It’s often said that a weed is a plant out of place, meaning that it is a plant growing in such a position and under such conditions that it is interfering in some way with a cultivated crop, making a lawn or a gravel drive unsightly, or in some other way making itself objectionable. Let’s just say that a weed is any plant, of whatever nature,which is found growing where the gardener has not placed it and does not want it to grow.
Although it is true that in some special cases weeds have their uses, it is generally agreed that they are a nuisance and all good gardeners are bent on getting rid of them.
Any gardener who has ever taken on the task of pulling weeds knows that it is back breaking work. Although some weeds are “weaker” than others, all of them present different challenges when it comes to their removal. Simply pulling on a weak weed often results in the weed breaking off. This presents two problems. The first being that bits of the weed can this way be scattered around nearby areas of the garden, thus not only meaning more work to clean up, but also increasing the chance of the weed spreading; The second being that the only way remaining to get to the root of the broken weed is to dig and retrieve it.
Ironically, stronger weeds are less likely to break off when being yanked out, but this generally depends on the consistency of the soil. In order to strive in hard, compacted soil, weeds need to be stronger. But now the challenge the gardener faces is the soil itself. Compacted soil that has rarely been worked can prove almost impossible to deal with without a proper tool.
The simplest incarnation of weeding tools is the simple hand weeder. Although these now come in a wide array of shapes and sizes, their basic form is that of a large two-pronged fork. The idea is to insert the tool in the ground, attempt to center the root of the weed between the two prongs and then push down in a lever motion to extract the root. Using this tool means getting down on your knees, and hope that you can grab the whole root on the first try, otherwise the job can get more complicated. The other problem is leverage. These tools are simply not long enough to get proper leverage, so the root may end up only partially torn out, and can re-sprout later on. Another hand weeder is a sort of long scoop with serrated edges. It is used by driving it into the ground two or three times around the weed, making indentations around it. Then, one scoops the weed out. Pretty efficient, but it still means getting down on all fours.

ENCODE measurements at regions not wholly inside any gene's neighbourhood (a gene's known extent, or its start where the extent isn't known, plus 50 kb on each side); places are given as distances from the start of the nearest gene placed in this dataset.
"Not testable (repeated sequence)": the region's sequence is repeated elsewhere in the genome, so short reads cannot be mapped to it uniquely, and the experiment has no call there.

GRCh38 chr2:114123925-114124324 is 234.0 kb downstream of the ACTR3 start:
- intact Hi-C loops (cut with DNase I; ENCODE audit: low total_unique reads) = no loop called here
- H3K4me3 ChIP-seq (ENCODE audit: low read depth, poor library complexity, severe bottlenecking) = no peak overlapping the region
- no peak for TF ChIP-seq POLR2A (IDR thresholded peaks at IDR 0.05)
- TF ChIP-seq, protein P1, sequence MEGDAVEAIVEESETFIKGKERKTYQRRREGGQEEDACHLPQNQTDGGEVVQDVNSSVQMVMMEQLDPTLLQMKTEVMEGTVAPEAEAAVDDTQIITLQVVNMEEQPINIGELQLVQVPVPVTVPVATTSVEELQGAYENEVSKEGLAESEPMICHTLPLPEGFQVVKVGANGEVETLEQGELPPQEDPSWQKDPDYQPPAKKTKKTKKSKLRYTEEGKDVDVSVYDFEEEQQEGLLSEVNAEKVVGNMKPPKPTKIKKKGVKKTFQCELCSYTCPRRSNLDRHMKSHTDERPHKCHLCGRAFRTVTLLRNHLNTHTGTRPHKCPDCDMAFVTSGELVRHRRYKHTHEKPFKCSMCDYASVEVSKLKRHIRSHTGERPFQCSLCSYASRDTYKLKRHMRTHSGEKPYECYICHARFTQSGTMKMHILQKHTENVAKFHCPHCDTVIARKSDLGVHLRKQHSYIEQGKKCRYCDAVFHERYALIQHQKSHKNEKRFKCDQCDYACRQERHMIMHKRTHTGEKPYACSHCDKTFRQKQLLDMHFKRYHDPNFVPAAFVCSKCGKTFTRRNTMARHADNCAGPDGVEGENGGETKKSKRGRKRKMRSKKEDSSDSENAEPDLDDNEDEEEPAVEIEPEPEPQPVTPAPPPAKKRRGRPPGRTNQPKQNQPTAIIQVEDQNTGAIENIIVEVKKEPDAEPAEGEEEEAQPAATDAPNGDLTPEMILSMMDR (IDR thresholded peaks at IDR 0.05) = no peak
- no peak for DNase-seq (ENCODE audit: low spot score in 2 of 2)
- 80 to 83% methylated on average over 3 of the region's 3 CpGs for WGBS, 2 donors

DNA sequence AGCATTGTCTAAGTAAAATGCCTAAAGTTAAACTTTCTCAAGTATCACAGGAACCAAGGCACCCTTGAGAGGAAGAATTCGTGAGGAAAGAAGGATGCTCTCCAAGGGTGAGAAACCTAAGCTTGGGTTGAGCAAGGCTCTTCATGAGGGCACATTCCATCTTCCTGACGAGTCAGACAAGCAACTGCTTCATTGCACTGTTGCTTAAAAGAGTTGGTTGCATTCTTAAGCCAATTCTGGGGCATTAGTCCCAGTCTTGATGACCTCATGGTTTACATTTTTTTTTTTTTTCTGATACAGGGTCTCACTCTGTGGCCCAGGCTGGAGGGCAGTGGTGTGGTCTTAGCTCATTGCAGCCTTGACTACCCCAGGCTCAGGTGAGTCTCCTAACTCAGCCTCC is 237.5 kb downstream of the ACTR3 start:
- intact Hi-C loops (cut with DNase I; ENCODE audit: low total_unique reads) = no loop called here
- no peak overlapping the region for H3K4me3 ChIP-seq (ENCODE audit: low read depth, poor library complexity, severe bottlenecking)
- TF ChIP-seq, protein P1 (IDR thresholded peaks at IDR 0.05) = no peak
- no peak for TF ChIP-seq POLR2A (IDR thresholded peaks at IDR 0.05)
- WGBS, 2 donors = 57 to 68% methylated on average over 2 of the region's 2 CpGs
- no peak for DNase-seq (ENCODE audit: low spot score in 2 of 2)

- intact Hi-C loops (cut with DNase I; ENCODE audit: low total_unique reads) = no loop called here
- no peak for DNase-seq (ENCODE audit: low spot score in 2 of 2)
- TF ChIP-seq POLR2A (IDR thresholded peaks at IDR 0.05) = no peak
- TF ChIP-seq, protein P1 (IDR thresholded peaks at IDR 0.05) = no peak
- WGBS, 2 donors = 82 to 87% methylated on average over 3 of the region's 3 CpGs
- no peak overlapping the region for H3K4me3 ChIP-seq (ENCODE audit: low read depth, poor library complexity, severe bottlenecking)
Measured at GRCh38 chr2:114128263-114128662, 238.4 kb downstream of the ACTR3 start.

There are weeders that are simply sharp blades at the end of a stick. These are easy to use, but they are really weed cutters. The root remains in the soil, ready to sprout again.
The Weed Puller
A real weed puller actually grabs the weed and its root, and extracts it from the ground, with little effort on your part. We want the tool to do most of the work. A great weed puller should have a tall handle. This allows us to stay standing up when we weed. It should also have a protruding piece that we can push on with our foot. This means we can use our own weight to drive the tool into the ground, instead of using our arms. The head of the weeder should be driven in at the center of the offending plant. Once in, the very piece that we used to push the tool down is used as part of a large lever, and a grabber at the same time. By simply pushing down on the long handle, the prongs tighten around the root, and truly pull it out.
Weed puller example:
Weed puller pictured: Fiskars 7870 Uproot Lawn and Garden Weeder